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Background Briefing Senior Government Officials En Route to Abu Dhabi, UAE


Special Briefing
Abu Dhabi, United Arab Emirates
June 8, 2011

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SENIOR GOVERMENT OFFICIAL ONE: [Senior Government Official Two], why don’t you give us some specifics about the meeting?

SENIOR GOVERMENT OFFICIAL TWO: Okay. As [Senior Government Official One] said, this is the third meeting, and I think it would be useful to look at what’s happened since the last meeting in Rome on the 5th of May and now. We’ve seen an increase in the calls for Qadhafi’s departure, public statements by the Russians, the Turks, even the Mauritanians, so it’s not just limited to the inner circle.

We’ve seen more defections of key regime insiders, the eight generals and the head of the national oil company. More countries have elevated and intensified their engagement with the TNC. In very recent days, we’ve seen visits by Lady Ashton of the EU, UK Foreign Secretary Hague, Italian Foreign Minister Frattini, the Spanish, the Chinese, the – so this is demonstrating support for the TNC. At the same time, the international community is cognizant of the TNC’s financial needs and is working actively on that issue. We know that the international community will continue to support and won’t let them go under financially.

In the U.S., we are looking at working with – we are working with Congress to look at using some of the frozen assets for the benefit of the Libyan people. We’ve also seen NATO step up its operations. We’ve seen the addition of the attack helicopters. OUP’s mandate was renewed for 90 days. We’ve also seen – in the last Contact Group, there was a call for an end to broadcasting or the enabling of Libyan broadcasting, and we’ve seen the Arab League come around and Arabsat has gone off the air.

So as [Senior Government Official One] has said, this has been – each meeting has built on the previous one, and there has been an increasing ratcheting up of the pressure, increasing calls on Qadhafi to leave, and I think an increasing unity in the international community. It is incremental, and we expect that tomorrow in Abu Dhabi we’ll see more progress.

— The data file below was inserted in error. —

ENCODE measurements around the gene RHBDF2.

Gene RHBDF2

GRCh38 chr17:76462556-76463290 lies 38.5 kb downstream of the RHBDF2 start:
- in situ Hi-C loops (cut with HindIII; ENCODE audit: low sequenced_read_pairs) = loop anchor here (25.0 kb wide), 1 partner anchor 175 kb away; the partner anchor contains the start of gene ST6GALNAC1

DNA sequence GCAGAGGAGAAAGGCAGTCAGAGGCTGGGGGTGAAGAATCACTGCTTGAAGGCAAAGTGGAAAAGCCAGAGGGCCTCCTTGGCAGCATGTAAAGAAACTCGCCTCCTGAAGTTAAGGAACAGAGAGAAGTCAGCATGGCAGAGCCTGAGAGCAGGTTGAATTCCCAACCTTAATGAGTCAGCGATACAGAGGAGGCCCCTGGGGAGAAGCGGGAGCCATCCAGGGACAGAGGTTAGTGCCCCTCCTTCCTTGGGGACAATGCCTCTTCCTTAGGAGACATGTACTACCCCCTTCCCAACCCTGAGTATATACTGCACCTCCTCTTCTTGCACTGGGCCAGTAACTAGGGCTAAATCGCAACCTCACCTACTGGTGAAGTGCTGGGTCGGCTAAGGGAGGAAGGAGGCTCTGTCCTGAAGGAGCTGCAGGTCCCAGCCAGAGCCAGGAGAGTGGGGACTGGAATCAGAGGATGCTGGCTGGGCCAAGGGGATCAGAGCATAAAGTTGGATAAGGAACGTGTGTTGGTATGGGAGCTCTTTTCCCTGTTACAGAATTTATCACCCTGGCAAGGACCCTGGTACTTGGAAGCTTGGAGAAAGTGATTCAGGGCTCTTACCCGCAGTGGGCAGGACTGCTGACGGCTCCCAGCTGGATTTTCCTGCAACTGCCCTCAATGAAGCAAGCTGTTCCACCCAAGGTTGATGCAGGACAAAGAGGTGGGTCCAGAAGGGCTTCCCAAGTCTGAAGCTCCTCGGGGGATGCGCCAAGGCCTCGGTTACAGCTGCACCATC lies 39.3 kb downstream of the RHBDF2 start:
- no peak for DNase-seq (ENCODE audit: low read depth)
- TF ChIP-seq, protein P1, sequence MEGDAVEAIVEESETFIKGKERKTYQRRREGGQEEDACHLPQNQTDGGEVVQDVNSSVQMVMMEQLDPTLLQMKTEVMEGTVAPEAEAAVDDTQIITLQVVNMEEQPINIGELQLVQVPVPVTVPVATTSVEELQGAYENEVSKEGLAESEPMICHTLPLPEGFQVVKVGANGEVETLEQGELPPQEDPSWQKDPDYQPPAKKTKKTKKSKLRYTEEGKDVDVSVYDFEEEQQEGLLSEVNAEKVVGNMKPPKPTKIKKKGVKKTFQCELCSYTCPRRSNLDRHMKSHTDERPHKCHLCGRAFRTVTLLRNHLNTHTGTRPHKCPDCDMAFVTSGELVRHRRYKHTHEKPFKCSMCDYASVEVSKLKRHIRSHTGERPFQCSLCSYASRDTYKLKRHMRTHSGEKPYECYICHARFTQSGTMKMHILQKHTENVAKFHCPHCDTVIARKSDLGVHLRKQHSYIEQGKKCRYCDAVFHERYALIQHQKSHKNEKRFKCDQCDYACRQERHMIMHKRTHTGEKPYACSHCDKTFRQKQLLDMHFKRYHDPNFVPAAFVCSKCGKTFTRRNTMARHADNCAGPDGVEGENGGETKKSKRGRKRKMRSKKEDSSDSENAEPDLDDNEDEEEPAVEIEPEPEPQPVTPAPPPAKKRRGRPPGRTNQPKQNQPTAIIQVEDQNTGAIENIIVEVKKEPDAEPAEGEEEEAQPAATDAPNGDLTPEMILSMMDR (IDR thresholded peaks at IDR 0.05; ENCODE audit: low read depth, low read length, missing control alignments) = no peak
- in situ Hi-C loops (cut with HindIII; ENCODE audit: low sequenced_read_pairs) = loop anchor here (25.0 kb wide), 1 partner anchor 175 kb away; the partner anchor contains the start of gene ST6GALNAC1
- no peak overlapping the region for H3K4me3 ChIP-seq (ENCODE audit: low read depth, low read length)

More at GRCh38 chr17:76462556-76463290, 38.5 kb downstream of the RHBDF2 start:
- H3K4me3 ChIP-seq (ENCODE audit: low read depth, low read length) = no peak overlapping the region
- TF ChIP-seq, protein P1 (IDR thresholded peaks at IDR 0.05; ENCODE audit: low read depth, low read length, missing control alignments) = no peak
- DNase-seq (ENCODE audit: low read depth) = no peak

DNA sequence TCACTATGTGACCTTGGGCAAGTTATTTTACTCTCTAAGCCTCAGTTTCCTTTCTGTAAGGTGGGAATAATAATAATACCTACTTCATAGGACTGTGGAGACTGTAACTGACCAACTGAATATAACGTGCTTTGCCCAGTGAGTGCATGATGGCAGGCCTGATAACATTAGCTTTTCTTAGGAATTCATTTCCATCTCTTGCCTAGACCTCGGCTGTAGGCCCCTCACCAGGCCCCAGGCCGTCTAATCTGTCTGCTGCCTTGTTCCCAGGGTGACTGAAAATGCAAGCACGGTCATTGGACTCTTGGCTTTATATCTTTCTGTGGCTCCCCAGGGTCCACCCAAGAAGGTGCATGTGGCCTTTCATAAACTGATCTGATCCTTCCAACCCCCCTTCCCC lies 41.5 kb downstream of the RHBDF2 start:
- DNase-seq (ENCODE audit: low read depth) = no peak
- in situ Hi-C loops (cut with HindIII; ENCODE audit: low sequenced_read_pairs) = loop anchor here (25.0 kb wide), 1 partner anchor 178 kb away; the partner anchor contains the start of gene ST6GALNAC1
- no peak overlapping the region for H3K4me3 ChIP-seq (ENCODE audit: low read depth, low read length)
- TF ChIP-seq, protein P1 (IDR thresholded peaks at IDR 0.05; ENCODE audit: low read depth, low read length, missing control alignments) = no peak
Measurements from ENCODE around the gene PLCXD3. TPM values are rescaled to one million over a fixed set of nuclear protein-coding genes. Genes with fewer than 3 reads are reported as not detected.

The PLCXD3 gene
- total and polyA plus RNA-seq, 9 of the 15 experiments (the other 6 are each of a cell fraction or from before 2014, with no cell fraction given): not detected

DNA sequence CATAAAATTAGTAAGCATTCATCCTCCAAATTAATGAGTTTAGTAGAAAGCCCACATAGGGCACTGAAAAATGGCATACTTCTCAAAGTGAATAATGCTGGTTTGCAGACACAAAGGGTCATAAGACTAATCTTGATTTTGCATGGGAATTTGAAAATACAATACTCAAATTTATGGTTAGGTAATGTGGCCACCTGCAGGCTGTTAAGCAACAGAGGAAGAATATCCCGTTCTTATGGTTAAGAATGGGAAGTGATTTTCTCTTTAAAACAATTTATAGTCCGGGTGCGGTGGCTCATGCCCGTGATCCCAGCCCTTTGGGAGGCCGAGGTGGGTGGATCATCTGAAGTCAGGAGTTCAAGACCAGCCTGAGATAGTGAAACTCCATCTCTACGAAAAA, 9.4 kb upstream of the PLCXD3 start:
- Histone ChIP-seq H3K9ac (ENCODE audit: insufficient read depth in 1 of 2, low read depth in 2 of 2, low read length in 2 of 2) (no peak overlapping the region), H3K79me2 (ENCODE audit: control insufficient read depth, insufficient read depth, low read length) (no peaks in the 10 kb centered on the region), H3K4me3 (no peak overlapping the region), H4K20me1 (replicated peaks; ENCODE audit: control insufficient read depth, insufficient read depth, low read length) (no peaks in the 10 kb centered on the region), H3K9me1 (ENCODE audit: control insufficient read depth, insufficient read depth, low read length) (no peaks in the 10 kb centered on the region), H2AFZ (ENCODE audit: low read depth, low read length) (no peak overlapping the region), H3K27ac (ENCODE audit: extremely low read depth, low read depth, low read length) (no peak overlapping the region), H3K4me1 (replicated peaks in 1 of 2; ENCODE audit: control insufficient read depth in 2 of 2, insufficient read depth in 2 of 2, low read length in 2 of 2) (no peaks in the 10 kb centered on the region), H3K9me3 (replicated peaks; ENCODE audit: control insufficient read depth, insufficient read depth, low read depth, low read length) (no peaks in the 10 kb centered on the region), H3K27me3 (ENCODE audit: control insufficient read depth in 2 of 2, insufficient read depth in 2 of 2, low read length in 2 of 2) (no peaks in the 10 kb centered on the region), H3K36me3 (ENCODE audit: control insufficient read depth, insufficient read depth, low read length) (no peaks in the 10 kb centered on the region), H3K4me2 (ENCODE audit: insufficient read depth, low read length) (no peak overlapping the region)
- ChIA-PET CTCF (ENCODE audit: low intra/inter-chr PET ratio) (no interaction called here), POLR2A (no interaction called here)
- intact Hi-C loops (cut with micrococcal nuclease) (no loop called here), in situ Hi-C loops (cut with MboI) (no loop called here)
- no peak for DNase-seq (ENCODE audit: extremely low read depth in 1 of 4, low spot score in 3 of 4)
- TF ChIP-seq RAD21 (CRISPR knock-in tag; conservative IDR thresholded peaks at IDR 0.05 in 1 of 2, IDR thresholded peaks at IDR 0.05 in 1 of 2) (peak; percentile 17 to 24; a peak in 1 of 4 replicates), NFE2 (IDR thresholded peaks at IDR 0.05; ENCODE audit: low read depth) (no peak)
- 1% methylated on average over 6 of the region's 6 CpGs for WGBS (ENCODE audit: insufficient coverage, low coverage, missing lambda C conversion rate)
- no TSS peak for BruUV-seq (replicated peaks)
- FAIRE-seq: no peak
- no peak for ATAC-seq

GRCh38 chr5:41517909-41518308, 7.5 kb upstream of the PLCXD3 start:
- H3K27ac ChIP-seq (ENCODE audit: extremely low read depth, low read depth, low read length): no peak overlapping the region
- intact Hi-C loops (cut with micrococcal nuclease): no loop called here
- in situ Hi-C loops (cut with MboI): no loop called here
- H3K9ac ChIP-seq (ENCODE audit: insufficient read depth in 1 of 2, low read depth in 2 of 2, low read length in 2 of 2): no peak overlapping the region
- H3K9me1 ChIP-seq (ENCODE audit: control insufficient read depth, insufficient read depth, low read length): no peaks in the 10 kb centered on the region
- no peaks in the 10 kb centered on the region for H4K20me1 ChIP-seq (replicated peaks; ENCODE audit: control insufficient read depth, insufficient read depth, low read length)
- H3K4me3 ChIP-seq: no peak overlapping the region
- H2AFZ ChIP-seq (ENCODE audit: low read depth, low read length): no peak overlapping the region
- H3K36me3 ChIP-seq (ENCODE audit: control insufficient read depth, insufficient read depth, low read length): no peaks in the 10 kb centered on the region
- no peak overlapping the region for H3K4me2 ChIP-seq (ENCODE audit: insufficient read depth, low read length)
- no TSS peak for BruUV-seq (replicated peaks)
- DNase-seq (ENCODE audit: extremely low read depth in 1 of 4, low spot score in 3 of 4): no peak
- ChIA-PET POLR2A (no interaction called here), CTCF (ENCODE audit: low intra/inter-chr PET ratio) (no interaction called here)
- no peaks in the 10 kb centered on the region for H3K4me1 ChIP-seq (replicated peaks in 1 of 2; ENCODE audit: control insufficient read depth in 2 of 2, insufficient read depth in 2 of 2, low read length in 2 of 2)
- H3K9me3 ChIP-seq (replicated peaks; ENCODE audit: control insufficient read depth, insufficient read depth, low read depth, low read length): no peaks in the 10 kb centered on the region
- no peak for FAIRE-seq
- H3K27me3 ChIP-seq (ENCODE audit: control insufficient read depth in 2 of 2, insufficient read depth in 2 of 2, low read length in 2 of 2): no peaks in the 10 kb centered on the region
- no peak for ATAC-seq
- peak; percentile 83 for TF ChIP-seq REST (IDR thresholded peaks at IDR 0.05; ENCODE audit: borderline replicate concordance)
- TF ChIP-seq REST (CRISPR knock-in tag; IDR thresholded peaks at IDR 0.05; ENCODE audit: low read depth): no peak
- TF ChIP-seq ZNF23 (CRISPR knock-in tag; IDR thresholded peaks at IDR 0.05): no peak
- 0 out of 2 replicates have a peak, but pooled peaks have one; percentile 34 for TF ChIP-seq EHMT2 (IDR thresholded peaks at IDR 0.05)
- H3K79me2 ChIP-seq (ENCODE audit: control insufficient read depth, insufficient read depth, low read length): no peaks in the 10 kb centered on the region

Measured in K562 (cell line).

[Senior Government Official Three], anything to add?

SENIOR GOVERMENT OFFICIAL THREE: No. There’s – these are – I think if you look at each of the baskets of this political – of this piece – the economic, political, diplomatic, and military – you see a ratcheting up as time has gone on, which has been very much consistent, as [Senior Government Official Two] said, with the consolidation of international views as stated in each of the Contact Group meetings. So I think we’re moving forward, and I think we’re seeing an intensification on each of those particular baskets that constitute the various tools that we’re using to bring this to a conclusion.

SENIOR GOVERMENT OFFICIAL ONE: I think we’ll take three or four questions.

QUESTION: What progress are we going to see tomorrow (inaudible)?

SENIOR GOVERMENT OFFICIAL TWO: Well, for one thing, the circle has expanded and the Emiratis have invited additional participants, especially from the Arab world. I don't know right now who’s going to be here – be there. We haven’t seen the final list. But I know one of the Emirati objectives is to increase Arab support for this, and that’s something that we very much support.

QUESTION: Are you looking for more money from the Arabs? The Secretary is meeting with the Kuwaiti foreign minister. Are you looking for them to step up to the plate when it comes to giving the rebels money – the TNC?

SENIOR GOVERMENT OFFICIAL TWO: Yes, yes.

QUESTION: Is the exile option still on in terms of trying to find a country that might be willing to take Qadhafi (inaudible)?

SENIOR GOVERMENT OFFICIAL THREE: I think – the international community, I think, is beginning to talk about what could constitute end game to this. That would obviously include some kind of ceasefire arrangement and some kind of political process. And of course, the question of Qadhafi and perhaps his family is also a key part of that. I think there have been general discussions, but no specific offers, no specific kind of definitiveness to when he needs to go or where he should go, or whether he should remain in Libya for that matter.

SENIOR GOVERMENT OFFICIAL ONE: I think equally importantly one of the things you’ll see in this meeting is a serious conversation about what post-Qadhafi Libya ought to look like – a unified state, democratic state, with a smooth transition.